Is Your CPA a Good PIC (Partner in Crime)?

You’ll be working as a team to meet financial goals, so be sure you work well together when choosing your CPA. Here are some questions to ask to ensure she/he is a good fit and solid partner in accounting crime for you:

  • What business entity types have you worked with? It’s important that your potential CPA has a solid understanding of your business entity to help you decide which entity type is best for you. For example, corporations are structured and taxed differently than partnerships, and you want to make sure the CPA you hire has at least some working knowledge with the business structure that works best for you. If the CPA has worked with a variety of entity types, this is a big plus. It indicates he/she can grow with you and adapt with your changing business needs. 
  • Do you have other clients in my industry? For example, it’s ok if your CPA doesn’t have a client who might own a clothing boutique, but it’s helpful if he/she has some retail experience. Ask what industries your CPA works with most, and which they most enjoy working with. You want them to be knowledgeable and help you and don’t need to spend time educating he/she on your industry. They should know a bit about it or have done the research to be familiar with it already.
  • Are you available after tax season? This is the “how are you different than H&R Block?” question. You want to make sure your CPA is available to help you year round, not just during tax season. Ask what types of business guidance he/she offers. Verify whether there are any limitations to what you can ask. Listen to the space between the question and answer on this one – how do they respond? You’ll be able to tell if they truly enjoy helping or if they’re hesitant and it’s an inconvenience (it’s their job – it should never be an inconvenience!). Make sure you understand how easy it is to schedule time with your chosen CPA.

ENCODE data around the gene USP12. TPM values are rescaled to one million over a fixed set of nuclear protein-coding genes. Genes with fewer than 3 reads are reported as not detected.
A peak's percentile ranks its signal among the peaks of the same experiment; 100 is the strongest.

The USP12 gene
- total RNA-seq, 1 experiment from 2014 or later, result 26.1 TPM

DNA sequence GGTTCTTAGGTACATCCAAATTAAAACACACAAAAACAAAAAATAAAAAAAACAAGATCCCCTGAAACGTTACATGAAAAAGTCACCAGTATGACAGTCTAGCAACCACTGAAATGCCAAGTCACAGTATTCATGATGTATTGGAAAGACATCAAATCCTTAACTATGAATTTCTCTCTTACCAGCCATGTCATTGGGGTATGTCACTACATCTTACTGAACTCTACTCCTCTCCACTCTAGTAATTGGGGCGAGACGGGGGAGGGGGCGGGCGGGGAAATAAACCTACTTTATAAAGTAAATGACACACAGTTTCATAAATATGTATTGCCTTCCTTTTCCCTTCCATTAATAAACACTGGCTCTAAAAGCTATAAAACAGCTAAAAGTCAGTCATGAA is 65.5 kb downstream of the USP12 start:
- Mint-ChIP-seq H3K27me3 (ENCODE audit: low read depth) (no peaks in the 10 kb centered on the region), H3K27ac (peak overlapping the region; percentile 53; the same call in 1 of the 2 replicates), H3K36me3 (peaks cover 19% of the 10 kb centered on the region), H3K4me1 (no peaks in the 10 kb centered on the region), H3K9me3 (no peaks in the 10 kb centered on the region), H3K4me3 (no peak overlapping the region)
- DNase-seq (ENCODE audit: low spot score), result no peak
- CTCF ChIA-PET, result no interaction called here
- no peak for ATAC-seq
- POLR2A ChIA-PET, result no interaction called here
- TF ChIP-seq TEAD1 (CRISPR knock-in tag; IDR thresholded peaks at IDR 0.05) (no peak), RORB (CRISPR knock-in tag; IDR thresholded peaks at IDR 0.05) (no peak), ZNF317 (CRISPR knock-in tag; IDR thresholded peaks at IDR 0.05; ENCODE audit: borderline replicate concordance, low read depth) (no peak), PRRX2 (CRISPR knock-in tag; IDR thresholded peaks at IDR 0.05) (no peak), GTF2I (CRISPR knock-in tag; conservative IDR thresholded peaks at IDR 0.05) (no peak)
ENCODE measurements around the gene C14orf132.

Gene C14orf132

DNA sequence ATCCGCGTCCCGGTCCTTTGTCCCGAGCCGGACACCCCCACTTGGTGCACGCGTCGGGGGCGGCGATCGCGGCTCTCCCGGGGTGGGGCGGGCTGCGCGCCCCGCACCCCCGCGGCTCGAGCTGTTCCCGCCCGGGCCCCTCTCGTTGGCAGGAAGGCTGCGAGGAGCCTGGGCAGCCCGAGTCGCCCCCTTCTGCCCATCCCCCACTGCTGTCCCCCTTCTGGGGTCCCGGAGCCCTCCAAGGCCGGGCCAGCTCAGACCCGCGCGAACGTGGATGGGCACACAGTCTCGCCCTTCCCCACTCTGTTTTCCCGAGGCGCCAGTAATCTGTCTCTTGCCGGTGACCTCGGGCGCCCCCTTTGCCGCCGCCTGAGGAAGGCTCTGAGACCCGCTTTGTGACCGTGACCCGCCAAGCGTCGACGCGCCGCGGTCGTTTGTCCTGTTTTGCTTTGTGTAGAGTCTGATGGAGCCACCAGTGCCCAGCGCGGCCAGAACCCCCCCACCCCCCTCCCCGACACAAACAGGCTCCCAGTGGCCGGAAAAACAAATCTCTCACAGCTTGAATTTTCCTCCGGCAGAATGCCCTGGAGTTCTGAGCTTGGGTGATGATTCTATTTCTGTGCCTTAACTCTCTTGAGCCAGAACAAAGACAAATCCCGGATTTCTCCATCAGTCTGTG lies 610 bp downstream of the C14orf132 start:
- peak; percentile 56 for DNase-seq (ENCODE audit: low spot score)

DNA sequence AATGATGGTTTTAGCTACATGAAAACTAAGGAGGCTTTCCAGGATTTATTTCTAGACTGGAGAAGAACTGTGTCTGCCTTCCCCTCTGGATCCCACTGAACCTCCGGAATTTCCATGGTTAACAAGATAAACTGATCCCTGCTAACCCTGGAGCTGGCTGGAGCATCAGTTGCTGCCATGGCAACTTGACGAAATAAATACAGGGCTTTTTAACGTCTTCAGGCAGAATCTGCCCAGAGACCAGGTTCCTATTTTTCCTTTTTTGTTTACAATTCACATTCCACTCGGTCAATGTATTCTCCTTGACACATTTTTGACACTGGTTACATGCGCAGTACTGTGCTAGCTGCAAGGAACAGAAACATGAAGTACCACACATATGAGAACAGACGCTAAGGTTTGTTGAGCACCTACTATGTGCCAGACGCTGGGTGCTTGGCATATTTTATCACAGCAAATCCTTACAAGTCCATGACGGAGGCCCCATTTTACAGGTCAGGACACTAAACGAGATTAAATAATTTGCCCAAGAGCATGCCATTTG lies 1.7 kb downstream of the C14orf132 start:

• What do you charge, and what is the price breakdown? This is the golden ticket of questions to ask. If the answer is hourly, get a good idea of how long the task might be likely to take, and ask if there’s a cap on the cost. If he/she bills has a flat cost, dig to determine the specifics of what’s covered in the fee. Specifics such as whether phone support is included (and how much support), if there is an error on the return and about miscellaneous guidance throughout the year are all good topics to cover. Be sure you understand this question; it would suck to think you’re getting a bargain, then get a bill for a 15-minute email.
  • What are the security precautions in place? In this day and age, identity and sensitive information can be easily stolen – and there can be no tolerance for a CPA who is careless with personal information. Ensure that she/he has a secure system in place for transmitting all sensitive documents. Ask if paper copies are kept – and if so, how are they are secured? Who has access to these files and how will they ensure they don’t get lost?
  • Do I like my CPA enough to hug them? Make sure your potential CPA doesn’t just look good on paper, but is someone you can relate to and feel comfortable with. Do you like them enough to give ‘em a big ol’ hug when you reach financial goals together? Sharing your finances is just about as personal as sitting in your underwear with your CPA. They shouldn’t make you feel ashamed, judged or that you have to lie. Make sure she or he is a person you can bare your finances to!

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